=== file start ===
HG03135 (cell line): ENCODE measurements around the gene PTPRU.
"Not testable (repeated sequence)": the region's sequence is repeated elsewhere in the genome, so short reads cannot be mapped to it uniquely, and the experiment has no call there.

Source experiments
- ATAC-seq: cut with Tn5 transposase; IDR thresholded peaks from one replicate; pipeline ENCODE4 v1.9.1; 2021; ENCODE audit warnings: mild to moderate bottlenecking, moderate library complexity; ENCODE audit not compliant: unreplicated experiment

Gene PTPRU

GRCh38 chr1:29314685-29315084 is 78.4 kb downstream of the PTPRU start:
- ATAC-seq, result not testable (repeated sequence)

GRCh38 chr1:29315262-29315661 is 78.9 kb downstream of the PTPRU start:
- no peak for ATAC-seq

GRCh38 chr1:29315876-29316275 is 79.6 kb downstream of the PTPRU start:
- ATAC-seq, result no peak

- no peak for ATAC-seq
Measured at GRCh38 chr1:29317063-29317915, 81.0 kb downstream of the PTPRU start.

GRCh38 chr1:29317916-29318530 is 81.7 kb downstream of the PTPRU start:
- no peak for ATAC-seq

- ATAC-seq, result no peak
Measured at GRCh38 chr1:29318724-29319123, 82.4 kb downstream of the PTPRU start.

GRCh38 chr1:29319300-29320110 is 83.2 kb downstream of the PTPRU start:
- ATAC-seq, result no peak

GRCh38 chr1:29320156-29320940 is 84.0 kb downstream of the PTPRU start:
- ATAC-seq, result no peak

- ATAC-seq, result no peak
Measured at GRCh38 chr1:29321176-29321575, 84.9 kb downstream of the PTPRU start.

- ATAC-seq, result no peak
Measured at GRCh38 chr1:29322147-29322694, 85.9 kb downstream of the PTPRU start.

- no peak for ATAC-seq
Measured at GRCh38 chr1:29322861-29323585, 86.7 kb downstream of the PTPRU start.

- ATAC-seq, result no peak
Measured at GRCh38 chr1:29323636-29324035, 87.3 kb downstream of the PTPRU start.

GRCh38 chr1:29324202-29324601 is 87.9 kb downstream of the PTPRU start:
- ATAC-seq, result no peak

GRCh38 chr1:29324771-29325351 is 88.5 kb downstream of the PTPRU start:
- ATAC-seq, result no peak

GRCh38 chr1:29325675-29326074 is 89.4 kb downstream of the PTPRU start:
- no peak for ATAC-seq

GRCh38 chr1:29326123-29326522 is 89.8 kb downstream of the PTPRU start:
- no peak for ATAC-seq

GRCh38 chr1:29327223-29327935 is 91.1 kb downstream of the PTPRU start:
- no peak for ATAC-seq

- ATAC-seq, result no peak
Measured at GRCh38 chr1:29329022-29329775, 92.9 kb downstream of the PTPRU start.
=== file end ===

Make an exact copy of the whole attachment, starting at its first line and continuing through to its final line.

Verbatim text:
HG03135 (cell line): ENCODE measurements around the gene PTPRU.
"Not testable (repeated sequence)": the region's sequence is repeated elsewhere in the genome, so short reads cannot be mapped to it uniquely, and the experiment has no call there.

Source experiments
- ATAC-seq: cut with Tn5 transposase; IDR thresholded peaks from one replicate; pipeline ENCODE4 v1.9.1; 2021; ENCODE audit warnings: mild to moderate bottlenecking, moderate library complexity; ENCODE audit not compliant: unreplicated experiment

Gene PTPRU

GRCh38 chr1:29314685-29315084 is 78.4 kb downstream of the PTPRU start:
- ATAC-seq, result not testable (repeated sequence)

GRCh38 chr1:29315262-29315661 is 78.9 kb downstream of the PTPRU start:
- no peak for ATAC-seq

GRCh38 chr1:29315876-29316275 is 79.6 kb downstream of the PTPRU start:
- ATAC-seq, result no peak

- no peak for ATAC-seq
Measured at GRCh38 chr1:29317063-29317915, 81.0 kb downstream of the PTPRU start.

GRCh38 chr1:29317916-29318530 is 81.7 kb downstream of the PTPRU start:
- no peak for ATAC-seq

- ATAC-seq, result no peak
Measured at GRCh38 chr1:29318724-29319123, 82.4 kb downstream of the PTPRU start.

GRCh38 chr1:29319300-29320110 is 83.2 kb downstream of the PTPRU start:
- ATAC-seq, result no peak

GRCh38 chr1:29320156-29320940 is 84.0 kb downstream of the PTPRU start:
- ATAC-seq, result no peak

- ATAC-seq, result no peak
Measured at GRCh38 chr1:29321176-29321575, 84.9 kb downstream of the PTPRU start.

- ATAC-seq, result no peak
Measured at GRCh38 chr1:29322147-29322694, 85.9 kb downstream of the PTPRU start.

- no peak for ATAC-seq
Measured at GRCh38 chr1:29322861-29323585, 86.7 kb downstream of the PTPRU start.

- ATAC-seq, result no peak
Measured at GRCh38 chr1:29323636-29324035, 87.3 kb downstream of the PTPRU start.

GRCh38 chr1:29324202-29324601 is 87.9 kb downstream of the PTPRU start:
- ATAC-seq, result no peak

GRCh38 chr1:29324771-29325351 is 88.5 kb downstream of the PTPRU start:
- ATAC-seq, result no peak

GRCh38 chr1:29325675-29326074 is 89.4 kb downstream of the PTPRU start:
- no peak for ATAC-seq

GRCh38 chr1:29326123-29326522 is 89.8 kb downstream of the PTPRU start:
- no peak for ATAC-seq

GRCh38 chr1:29327223-29327935 is 91.1 kb downstream of the PTPRU start:
- no peak for ATAC-seq

- ATAC-seq, result no peak
Measured at GRCh38 chr1:29329022-29329775, 92.9 kb downstream of the PTPRU start.